The Christian was able to take up this new attitude to the world because the world itself had been changed by its long penance and purgation. Speaking of this world renewed by Christian asceticism Mr. Chesterton says: "Gradually . . . beauty begins to appear, as something really fresh and delicate and above all surprising. Love returning is no longer what was called platonic, but what is still called chivalric love. The flowers and stars have recovered their first innocence. Fire and water are felt to be worthy to be the brother and sister of a saint. The purge of paganism is complete at last . . . Neither the universe nor the earth have now any longer the old sinister significance of the world . . . . Man has stripped from his soul the last rag of nature-worship, and can return to nature." Then came St. Francis to teach him how to do it, and "stood with his hands lifted, as in so many statues and pictures, and about him was a burst of birds singing; and behind him was the break of day" (p. 39)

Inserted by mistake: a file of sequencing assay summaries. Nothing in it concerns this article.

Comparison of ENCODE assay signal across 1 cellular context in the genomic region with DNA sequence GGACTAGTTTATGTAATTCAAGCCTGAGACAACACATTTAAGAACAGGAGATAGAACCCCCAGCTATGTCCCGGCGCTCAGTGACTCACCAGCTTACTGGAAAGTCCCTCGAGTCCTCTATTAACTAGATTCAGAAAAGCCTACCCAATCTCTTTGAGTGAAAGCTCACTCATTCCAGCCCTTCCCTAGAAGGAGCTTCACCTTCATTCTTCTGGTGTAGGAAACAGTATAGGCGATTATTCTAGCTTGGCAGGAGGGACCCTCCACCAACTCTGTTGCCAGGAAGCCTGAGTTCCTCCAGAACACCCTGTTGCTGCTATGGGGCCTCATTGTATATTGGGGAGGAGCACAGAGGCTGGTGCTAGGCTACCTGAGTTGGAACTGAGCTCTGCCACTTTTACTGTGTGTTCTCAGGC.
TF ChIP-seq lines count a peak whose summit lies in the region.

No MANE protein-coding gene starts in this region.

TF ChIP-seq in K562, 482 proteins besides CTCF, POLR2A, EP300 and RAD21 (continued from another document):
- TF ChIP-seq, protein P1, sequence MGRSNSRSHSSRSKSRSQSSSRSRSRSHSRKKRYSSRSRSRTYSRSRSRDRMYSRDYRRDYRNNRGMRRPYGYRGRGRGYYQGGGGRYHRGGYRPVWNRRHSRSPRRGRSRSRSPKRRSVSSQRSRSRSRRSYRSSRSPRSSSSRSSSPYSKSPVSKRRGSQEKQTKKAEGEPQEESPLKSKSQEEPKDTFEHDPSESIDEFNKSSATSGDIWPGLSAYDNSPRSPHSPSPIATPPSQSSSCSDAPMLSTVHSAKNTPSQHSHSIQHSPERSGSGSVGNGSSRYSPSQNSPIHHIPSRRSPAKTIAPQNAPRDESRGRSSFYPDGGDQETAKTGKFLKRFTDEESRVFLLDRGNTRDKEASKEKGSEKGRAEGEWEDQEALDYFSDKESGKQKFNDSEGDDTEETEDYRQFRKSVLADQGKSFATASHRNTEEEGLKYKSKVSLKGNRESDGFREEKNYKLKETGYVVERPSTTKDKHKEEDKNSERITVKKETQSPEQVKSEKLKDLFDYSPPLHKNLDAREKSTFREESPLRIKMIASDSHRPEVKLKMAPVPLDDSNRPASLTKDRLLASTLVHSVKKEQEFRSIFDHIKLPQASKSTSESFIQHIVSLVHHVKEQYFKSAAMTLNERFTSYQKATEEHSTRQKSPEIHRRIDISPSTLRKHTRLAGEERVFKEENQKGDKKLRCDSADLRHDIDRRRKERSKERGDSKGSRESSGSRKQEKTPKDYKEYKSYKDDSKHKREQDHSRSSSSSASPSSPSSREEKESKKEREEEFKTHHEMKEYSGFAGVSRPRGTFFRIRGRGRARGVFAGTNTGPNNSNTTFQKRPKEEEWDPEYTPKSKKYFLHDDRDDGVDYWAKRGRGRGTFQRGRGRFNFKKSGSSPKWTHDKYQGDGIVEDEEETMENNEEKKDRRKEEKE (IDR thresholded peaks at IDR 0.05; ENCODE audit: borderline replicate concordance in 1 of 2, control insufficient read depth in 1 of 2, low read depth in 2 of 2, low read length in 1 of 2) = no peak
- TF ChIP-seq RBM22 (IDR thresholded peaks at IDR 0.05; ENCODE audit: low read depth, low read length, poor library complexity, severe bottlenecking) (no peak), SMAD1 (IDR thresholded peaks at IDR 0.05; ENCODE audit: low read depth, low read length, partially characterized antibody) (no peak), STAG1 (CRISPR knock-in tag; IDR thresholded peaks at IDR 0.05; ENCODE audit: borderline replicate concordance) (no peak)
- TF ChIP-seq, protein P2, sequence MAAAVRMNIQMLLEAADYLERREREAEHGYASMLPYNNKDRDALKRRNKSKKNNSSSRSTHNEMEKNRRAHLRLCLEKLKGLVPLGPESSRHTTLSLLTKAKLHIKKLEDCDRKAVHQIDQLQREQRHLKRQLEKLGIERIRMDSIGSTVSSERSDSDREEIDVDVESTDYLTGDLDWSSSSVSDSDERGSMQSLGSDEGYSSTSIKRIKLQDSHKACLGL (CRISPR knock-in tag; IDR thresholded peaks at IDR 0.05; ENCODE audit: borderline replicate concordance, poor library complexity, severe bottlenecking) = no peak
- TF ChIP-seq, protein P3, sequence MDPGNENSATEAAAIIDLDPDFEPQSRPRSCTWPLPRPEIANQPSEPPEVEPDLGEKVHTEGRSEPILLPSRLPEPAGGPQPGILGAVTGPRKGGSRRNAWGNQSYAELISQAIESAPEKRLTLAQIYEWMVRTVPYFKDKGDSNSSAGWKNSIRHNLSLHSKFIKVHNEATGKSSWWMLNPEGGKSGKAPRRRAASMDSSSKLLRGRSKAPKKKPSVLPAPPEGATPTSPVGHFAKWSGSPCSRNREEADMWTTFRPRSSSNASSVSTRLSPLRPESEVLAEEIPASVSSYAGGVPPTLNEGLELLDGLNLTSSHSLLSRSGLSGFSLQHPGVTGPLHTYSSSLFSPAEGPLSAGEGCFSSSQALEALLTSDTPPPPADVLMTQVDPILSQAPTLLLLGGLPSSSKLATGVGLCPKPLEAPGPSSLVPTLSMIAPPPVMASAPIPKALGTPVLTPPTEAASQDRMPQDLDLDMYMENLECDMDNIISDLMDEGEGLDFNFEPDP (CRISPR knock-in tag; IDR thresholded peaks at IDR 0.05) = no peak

In his chapters on "Francis the Fighter", "Francis the Builder", and "Le Jongleur de Dieu", the author takes us through the years of St. Francis's preparation for his mission to men. We are told of the incidents which constituted "turning points" in the career of the saint, and of those elements in his character, due either to his natural disposition or to his surroundings and personal experiences, upon which divine grace worked, making them, in their supernaturalized form, powerful aids in his task of winning and persuading the hearts of his fellows, enhancing, not destroying the charm of their appeal as beautiful human characteristics in a very human personality.
We cannot follow, nor would it be fair to follow Mr. Chesterton in detail in the working out of his theme. The object of this notice is to send readers to his book, confident that they will be delighted with it and that their own understanding of the saint will gain immensely by its perusal. Many of those readers know their Chesterton well, and will expect to find the author's well known "way of putting things" brought to play on his subject in this volume with its usual happy effects of illumination and incisiveness. They will not be disappointed. In his treatment of the most relevant incidents of the youth of Francis Bernardone his disappointment in the quest of military glory, his quarrel with his father, his disillusionment and flight from home, his imprisonment, his realization that he was looked upon as a fool and his determination to accept the character and become the Fool of God, Mr. Chesterton throws a very clear light upon the saint's development.